Melbourne, Australia
  • Those red states outnumber the blue. Not always in electoral votes but in population, yes. People in the U.S. forget that just because the two coasts have large cities with mostly overlapping liberal views, it doesn't mean there are more of "you" then there are of "them". That being said, I know investors are scared of any political stances Apple might take in any direction but i kind of like the change. Jobs got fired up over Google/Samsung and their thievery. That was his war. Maybe Cook's war will be one of green and social initiatives. I'd rather have Cook stand for something other than just product and profits.
  • I think it's great that Tim Cook narrated this video. Tim clearly has a passion for the company he runs and has some very strong opinions on these kinds of issues, and I think that's great. Steve Jobs was a very passionate man, hopefully seeing that Tim is as well will put some people's concerns about Apple's futures at bay. Sent from the iMore App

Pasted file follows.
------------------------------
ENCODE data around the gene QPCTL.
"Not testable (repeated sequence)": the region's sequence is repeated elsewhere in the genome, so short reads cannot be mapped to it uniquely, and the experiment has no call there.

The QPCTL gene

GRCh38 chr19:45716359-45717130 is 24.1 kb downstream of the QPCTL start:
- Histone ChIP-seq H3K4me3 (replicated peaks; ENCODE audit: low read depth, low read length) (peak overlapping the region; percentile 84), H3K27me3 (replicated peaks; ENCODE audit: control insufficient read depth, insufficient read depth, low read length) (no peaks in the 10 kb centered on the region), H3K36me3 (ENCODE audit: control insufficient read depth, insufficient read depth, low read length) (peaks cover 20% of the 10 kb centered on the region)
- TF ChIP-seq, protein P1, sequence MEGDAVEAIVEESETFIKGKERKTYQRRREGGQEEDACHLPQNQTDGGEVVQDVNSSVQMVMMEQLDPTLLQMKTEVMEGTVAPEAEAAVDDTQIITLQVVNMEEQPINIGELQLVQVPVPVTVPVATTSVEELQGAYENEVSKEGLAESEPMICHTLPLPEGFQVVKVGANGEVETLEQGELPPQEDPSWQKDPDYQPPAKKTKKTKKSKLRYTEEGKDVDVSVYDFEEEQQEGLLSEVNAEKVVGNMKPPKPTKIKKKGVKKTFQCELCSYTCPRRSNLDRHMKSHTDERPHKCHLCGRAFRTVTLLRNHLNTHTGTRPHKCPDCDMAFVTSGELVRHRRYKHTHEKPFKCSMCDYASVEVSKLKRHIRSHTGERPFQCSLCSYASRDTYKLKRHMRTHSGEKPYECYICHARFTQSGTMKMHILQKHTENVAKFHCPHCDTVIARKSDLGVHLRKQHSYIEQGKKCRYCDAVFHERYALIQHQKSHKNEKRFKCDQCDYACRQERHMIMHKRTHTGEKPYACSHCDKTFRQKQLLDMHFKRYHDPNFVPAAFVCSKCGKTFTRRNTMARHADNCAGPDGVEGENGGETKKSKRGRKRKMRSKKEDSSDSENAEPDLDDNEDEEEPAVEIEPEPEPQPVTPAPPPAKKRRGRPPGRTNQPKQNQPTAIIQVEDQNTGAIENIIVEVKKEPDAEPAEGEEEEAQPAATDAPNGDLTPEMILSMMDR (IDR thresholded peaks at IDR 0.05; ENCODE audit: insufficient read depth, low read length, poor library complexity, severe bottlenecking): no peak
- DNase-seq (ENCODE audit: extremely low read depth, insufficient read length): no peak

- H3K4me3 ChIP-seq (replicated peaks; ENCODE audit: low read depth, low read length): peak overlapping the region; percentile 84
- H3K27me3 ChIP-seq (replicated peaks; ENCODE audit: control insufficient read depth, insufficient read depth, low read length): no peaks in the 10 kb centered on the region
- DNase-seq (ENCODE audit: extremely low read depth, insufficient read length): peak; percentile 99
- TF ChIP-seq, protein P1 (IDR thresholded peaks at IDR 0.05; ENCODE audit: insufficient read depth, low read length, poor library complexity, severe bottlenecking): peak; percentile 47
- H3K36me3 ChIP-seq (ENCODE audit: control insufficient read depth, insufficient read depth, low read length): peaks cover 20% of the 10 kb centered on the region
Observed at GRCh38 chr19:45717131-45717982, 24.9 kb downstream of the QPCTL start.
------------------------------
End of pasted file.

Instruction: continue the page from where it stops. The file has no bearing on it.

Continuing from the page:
• Round of applause.
  • Frankly I could care less if people don't like his political stances, and I don't consider concern for the environment to be a political stance, but common sense. Apple's politics and environmental policies will make more people prone to get their products and like them than those who will abandon them. Beh-bye Rush!
  • Here's a metaphor that aligns well. I subscribe to Audible.com because I love to listen to audio books rather than read books. A great book can be destroyed by a horrible narrator, and vice versa. Often people love when the author narrates his or her own book, which is becoming increasingly common. Why? Because who else is best equipped to put the right emotion into it? Nobody else.
  • Tim's a good guy and strong leader. Honestly, I am not convinced he has the right (literal) voice for this.